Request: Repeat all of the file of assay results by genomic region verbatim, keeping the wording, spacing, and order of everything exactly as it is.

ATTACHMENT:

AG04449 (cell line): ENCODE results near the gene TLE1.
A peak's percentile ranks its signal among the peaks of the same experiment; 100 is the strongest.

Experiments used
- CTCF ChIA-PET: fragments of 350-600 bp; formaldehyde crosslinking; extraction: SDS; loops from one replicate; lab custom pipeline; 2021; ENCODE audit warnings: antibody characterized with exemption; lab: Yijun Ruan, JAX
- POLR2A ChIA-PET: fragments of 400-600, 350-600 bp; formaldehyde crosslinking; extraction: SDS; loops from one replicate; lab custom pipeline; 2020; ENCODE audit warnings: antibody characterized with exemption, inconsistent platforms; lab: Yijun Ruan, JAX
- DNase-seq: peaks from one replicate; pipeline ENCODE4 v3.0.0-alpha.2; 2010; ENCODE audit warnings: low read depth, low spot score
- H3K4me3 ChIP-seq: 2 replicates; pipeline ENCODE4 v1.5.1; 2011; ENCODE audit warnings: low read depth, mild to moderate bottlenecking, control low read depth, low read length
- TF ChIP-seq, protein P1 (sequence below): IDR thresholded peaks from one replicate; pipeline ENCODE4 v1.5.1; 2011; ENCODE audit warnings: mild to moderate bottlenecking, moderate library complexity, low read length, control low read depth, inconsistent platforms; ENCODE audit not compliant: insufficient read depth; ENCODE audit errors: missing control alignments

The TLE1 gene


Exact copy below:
AG04449 (cell line): ENCODE results near the gene TLE1.
A peak's percentile ranks its signal among the peaks of the same experiment; 100 is the strongest.

Experiments used
- CTCF ChIA-PET: fragments of 350-600 bp; formaldehyde crosslinking; extraction: SDS; loops from one replicate; lab custom pipeline; 2021; ENCODE audit warnings: antibody characterized with exemption; lab: Yijun Ruan, JAX
- POLR2A ChIA-PET: fragments of 400-600, 350-600 bp; formaldehyde crosslinking; extraction: SDS; loops from one replicate; lab custom pipeline; 2020; ENCODE audit warnings: antibody characterized with exemption, inconsistent platforms; lab: Yijun Ruan, JAX
- DNase-seq: peaks from one replicate; pipeline ENCODE4 v3.0.0-alpha.2; 2010; ENCODE audit warnings: low read depth, low spot score
- H3K4me3 ChIP-seq: 2 replicates; pipeline ENCODE4 v1.5.1; 2011; ENCODE audit warnings: low read depth, mild to moderate bottlenecking, control low read depth, low read length
- TF ChIP-seq, protein P1 (sequence below): IDR thresholded peaks from one replicate; pipeline ENCODE4 v1.5.1; 2011; ENCODE audit warnings: mild to moderate bottlenecking, moderate library complexity, low read length, control low read depth, inconsistent platforms; ENCODE audit not compliant: insufficient read depth; ENCODE audit errors: missing control alignments

The TLE1 gene